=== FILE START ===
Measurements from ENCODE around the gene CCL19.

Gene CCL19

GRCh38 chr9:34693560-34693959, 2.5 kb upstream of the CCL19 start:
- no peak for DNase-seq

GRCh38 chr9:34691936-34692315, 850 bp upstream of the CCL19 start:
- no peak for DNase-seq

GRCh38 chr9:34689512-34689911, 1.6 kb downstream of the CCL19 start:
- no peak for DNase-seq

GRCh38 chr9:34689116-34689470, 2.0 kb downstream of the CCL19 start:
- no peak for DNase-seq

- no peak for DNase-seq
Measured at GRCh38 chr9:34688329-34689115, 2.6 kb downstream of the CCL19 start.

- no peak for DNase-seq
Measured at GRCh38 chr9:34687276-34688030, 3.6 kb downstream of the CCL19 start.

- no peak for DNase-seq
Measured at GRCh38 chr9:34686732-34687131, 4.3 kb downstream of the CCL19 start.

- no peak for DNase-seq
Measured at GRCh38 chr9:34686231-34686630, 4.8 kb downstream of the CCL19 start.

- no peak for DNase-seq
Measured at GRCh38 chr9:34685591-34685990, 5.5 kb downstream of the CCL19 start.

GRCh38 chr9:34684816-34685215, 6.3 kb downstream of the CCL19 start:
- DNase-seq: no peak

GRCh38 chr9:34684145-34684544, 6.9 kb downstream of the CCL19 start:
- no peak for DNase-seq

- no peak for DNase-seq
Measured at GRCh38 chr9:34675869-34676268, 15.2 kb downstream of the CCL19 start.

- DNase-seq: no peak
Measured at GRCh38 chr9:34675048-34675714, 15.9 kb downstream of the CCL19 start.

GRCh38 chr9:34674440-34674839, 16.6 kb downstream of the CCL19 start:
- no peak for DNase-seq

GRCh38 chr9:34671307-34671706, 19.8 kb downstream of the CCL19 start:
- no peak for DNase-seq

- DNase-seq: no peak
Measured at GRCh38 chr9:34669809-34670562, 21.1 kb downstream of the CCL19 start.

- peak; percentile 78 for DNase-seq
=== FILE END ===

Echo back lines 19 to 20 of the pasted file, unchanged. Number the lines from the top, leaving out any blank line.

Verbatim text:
- no peak for DNase-seq
Measured at GRCh38 chr9:34685591-34685990, 5.5 kb downstream of the CCL19 start.